While writing Maniac, creator Patrick Somerville and director Cary Joji Fukunaga invented an ordinary enough character: Dr. James Mantleray, a doctor who oversees a mind-bending pharmaceutical trial that aims to cure mental illness, until it all goes terribly wrong. Then, they decided to cast Justin Theroux.
“They admitted, ‘We really want someone with a point of view and a take on it,’” Theroux told Vulture ahead of Maniac’s premiere, adding that aside from the basic story line, Mantleray wasn’t very defined on the page. “So, of course I was like, ‘I want some glasses, I want to be bald, and I want a weird wig.’”
Still, Theroux admits he did “tiptoe” Fukunaga and Somerville into making his character the raw bundle of tics and mommy issues that he became on the Netflix limited series. Mantleray’s toupee was born out of a wig-fitting for a hairpiece that looked way too much like an actual wig — “It was so bad I thought, Wouldn’t it be funny and good for the character if we just played it as an actual wig?” — and his glasses were chosen to match the wire frames worn by his colleague Dr. Fujita (Sonoya Mizuno), as the two are “supposed to be a reflection of each other.”
At various points throughout the series, Mantleray appears in instructional videos for Neberdine Pharmaceutical and Biotech, the company conducting the experimental drug trial. For those, Theroux deployed a deliberately awkward speaking voice, and requested a teleprompter so it felt like he was, well, reading his lines off of teleprompter. His first work on Maniac was actually shooting those goofy scenes, but “as we found the character and the voice and the attitude,” he says, “we ended up having to go back and reshoot the instructional videos because it wasn’t the same guy.”
As Maniac goes on, it becomes clear that Mantleray’s anxieties developed thanks to his toxic relationship with his mother, Greta (Sally Field), a famed, insufferable pop-psychologist who represents everything that he opposes. “When I first met her, she immediately launched into our backstory,” Theroux said of working with Field. “How I was probably too coddled … I probably slept in bed with her until I was far too old to be sleeping in bed with her. She really likes to go deep on that stuff.”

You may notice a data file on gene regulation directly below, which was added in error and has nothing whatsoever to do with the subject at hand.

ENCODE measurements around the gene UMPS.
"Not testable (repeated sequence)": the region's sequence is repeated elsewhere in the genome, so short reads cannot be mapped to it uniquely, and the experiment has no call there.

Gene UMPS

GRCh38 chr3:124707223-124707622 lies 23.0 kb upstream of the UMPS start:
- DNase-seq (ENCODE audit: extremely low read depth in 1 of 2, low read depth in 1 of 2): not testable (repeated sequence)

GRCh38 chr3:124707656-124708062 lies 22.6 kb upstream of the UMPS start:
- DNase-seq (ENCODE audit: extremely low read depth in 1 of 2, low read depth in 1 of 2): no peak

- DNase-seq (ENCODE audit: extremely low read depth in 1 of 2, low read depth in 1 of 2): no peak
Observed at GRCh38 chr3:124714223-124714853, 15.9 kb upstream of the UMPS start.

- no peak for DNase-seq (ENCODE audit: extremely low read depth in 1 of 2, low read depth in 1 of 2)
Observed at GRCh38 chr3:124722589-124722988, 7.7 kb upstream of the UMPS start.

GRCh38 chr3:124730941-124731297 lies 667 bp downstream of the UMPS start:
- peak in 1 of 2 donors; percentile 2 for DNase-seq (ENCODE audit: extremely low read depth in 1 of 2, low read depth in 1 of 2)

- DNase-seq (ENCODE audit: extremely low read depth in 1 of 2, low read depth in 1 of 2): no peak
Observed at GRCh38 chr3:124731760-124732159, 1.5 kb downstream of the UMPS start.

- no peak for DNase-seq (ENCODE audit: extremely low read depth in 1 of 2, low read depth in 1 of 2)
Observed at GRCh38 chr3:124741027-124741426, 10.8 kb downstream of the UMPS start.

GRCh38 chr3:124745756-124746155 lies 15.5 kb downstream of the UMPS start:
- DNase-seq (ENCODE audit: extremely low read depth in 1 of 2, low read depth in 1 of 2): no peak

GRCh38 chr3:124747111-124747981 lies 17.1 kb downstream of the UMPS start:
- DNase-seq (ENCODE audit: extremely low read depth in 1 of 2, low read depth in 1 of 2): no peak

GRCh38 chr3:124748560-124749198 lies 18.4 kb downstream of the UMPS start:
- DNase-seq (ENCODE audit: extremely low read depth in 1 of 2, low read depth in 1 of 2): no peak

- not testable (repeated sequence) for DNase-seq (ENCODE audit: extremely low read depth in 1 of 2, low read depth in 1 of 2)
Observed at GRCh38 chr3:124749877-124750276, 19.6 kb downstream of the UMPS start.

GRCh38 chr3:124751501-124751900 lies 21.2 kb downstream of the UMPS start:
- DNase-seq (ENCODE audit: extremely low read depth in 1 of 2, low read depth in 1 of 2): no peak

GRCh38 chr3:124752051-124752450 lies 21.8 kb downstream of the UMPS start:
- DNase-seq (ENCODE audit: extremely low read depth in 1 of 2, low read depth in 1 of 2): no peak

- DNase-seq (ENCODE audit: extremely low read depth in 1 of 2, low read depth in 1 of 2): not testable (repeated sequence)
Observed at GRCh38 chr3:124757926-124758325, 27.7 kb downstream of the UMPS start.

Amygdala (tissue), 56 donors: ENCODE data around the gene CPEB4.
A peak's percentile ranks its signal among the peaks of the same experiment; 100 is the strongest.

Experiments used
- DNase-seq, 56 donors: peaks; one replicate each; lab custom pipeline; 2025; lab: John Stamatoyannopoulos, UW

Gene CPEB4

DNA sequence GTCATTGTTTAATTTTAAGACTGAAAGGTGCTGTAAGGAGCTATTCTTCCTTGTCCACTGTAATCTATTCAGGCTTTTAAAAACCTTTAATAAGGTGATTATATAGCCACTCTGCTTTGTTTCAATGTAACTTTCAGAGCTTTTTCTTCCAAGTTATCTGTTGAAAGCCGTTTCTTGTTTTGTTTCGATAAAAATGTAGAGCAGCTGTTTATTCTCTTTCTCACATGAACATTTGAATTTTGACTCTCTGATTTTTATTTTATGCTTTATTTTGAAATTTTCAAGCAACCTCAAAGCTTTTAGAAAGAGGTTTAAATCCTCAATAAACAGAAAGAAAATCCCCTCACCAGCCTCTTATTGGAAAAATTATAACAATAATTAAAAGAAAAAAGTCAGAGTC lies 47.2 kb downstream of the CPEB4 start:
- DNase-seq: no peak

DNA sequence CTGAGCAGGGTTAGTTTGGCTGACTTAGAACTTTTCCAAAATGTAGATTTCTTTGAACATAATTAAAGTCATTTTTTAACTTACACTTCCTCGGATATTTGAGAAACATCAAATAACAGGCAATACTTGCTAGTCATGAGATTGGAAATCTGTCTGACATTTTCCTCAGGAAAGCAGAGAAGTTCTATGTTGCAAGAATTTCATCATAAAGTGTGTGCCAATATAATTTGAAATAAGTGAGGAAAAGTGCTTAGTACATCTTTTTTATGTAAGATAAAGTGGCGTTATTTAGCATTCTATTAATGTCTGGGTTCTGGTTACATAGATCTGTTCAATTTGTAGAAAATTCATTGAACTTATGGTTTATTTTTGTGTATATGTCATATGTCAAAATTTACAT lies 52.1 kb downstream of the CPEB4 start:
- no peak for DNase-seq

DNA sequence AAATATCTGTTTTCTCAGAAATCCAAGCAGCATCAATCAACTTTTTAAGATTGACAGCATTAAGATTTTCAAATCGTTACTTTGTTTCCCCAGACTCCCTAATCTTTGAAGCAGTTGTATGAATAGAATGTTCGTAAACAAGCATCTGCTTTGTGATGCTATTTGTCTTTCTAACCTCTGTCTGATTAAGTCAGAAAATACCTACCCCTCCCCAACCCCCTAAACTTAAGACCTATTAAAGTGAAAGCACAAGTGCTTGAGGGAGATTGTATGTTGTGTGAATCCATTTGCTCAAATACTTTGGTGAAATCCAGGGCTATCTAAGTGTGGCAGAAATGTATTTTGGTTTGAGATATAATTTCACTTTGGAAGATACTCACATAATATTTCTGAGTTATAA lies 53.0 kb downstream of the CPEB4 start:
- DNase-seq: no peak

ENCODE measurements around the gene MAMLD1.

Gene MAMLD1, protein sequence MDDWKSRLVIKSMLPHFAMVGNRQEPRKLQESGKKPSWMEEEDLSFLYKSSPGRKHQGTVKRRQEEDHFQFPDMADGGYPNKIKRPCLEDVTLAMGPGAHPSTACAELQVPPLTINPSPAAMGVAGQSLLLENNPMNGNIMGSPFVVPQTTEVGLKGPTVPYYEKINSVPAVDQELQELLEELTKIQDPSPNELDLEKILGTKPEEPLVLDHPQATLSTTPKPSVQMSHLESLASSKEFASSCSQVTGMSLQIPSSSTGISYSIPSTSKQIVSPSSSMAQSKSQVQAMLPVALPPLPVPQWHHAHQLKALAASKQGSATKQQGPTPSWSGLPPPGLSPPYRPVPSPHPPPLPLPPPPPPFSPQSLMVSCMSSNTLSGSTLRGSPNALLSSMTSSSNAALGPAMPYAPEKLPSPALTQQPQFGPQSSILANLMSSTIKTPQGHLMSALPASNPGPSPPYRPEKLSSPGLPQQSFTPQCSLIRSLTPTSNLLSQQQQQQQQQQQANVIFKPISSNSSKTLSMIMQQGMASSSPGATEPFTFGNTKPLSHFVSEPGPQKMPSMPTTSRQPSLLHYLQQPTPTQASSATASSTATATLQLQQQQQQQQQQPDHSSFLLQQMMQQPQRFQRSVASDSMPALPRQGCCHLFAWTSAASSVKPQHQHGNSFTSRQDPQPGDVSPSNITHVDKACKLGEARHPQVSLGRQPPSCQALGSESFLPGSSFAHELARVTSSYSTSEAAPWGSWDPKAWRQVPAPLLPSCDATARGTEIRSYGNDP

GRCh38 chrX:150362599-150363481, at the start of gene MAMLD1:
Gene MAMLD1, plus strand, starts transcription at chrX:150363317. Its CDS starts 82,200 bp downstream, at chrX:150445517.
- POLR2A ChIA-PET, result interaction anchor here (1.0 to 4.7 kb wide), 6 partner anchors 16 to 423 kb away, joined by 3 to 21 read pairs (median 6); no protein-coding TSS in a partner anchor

Nearly all of Mantleray’s anxieties on are display in Theroux’s first big scene in the third episode, where Dr. Fujita interrupts some virtual-reality sex he’s having with a blow-job robot referred to as the “Sucktube.” (His Oculus-like VR headset is called a “Suckulus.”) In his fantasy, Mantleray has giant, anime-style hair, which Theroux credited to the character “trying to assimilate” into his Japanese company’s corporate culture — and, of course, his great anxiety about his baldness. Once Fujita makes her presence known in Mantleray’s slobby apartment, the robot hangs against his pelvis as they carry out serious conversation about a former colleague’s sudden death.
According to Somerville and Fukunaga, the idea of a fantasy sex experience came from writer Mauricio Katz, who heard a woman talking about erotic fantasies about Atlantis. Then, Maniac’s specialty props designer Steven Brower built the actual Sucktube device, while the writers had to clear the name itself to make sure some actual company hadn’t branded it. “Sucktube was the easiest thing to clear,” Somerville said. “We just thought we should get the name now, too,” Fukunaga added.
The Sucktube continues a trend of dick jokes about Theroux’s TV characters, after the third season of The Leftovers included a scene where his penis unlocked a door. But that’s just a coincidence, he insists. “It wouldn’t be a Justin Theroux vehicle if it didn’t have some sort of …” He trails off. “No, it was one of those things. All of this was just so wildly different and insane.”